[swift-evolution] [Pitch] Non-class type requirements on protocols (eg : struct, : enum)

Adrian Zubarev adrian.zubarev at devandartist.com
Fri Oct 21 03:25:23 CDT 2016

We had similar talks about that topic before. There is a thread somewhere on this, but it’s mainly focused on value type semantics.

If I remember correctly we might even discussed to remove the class constraint completely from the language and introduce a protocol solution to this problem.

There are also some words about the class constraint in the GenericsManifesto.md

Generalized class constraints

The class constraint can currently only be used for defining protocols. We could generalize it to associated type and type parameter declarations, e.g.,

protocol P {
 associatedtype A : class

func foo<T : class>(t: T) { }
As part of this, the magical AnyObject protocol could be replaced with an existential with a class bound, so that it becomes a typealias:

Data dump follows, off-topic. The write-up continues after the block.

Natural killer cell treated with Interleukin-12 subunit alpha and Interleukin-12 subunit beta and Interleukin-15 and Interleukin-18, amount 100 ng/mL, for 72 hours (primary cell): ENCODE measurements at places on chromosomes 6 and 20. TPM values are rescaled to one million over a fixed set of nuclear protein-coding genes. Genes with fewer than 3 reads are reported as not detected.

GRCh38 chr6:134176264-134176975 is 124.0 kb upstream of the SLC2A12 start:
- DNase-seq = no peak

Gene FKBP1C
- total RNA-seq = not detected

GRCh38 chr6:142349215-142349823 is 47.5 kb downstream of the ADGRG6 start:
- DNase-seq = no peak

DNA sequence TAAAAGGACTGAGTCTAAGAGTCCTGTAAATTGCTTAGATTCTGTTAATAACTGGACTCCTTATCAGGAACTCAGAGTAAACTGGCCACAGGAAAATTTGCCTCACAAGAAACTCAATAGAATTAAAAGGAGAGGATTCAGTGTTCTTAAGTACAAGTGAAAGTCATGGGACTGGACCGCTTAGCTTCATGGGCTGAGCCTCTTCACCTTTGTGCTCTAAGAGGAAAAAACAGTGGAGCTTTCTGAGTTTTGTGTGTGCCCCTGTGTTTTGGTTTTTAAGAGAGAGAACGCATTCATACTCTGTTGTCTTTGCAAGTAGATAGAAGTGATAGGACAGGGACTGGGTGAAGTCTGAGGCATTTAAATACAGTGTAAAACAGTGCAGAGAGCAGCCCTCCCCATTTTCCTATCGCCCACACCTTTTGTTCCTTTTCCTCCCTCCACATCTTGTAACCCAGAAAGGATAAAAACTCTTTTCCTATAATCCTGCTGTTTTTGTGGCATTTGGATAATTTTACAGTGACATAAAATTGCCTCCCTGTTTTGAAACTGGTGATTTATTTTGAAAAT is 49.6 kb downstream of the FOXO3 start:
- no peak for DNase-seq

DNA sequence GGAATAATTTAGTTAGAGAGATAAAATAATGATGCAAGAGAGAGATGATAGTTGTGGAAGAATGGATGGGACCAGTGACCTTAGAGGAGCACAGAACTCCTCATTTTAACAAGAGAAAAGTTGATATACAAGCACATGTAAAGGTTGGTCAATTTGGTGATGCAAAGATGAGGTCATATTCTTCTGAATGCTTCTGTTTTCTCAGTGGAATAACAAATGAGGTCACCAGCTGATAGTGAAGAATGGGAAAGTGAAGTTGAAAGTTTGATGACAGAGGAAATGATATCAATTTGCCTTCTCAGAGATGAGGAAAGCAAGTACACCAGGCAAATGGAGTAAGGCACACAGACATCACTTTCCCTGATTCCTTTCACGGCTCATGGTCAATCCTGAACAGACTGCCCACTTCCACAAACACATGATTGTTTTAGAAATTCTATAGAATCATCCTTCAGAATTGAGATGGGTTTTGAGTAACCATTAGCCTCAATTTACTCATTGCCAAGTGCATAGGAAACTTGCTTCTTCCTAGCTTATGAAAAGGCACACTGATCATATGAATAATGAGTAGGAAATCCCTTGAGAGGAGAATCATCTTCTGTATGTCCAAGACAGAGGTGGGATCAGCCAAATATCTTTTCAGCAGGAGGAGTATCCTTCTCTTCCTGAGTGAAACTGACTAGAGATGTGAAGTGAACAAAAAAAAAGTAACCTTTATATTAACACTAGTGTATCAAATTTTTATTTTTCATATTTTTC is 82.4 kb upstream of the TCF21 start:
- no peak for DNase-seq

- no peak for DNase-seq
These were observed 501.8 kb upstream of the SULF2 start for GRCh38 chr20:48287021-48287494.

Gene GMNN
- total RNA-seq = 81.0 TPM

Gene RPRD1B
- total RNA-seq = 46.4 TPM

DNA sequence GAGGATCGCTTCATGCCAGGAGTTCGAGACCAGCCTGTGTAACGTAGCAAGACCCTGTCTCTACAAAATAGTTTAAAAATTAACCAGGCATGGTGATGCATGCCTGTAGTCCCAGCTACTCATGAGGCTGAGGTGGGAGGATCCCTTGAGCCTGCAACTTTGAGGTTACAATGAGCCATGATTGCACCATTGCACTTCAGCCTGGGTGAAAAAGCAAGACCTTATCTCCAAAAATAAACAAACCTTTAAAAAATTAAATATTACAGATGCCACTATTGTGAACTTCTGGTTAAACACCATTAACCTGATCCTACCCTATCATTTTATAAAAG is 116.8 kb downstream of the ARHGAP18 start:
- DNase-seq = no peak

typealias AnyObject = protocol<class>
See the “Existentials” section, particularly “Generalized existentials”, for more information.
Instead of : class we might use : AnyObject as a constraint (or : AnyReference?).

Instead of : struct/enum we should have something like : value or even better : AnyValue.

I believe we should focus on existential types first before fixing this gap in Swift. Any<T> might receive the mentioned constraints and could create something like this:

typealias AnyObject = Any<class>
typealias AnyValue = Any<value>

Adrian Zubarev
Sent with Airmail

Am 21. Oktober 2016 um 08:55:40, Xiaodi Wu via swift-evolution (swift-evolution at swift.org) schrieb:

What's your use case for distinguishing structs and enums?
On Fri, Oct 21, 2016 at 1:40 AM Mike Kasianowicz via swift-evolution <swift-evolution at swift.org> wrote:
Currently protocols can have the class constraint:
protocol MyProtocol : class {}

It would be (a) intuitive and (b) useful to allow such things as:
protocol Model : struct {} or protocol Event : enum {}

These types of restrictions can help prevent accidental anti-patterns or misuse of APIs.

Seems simple and non-controversial... right?

[Note: I'd like to see even more heavy-handed protocol restrictions in the future.  For example, a protocol describing an enum with a common case, or a struct with no reference members. Great stuff for defensively coding APIs.]
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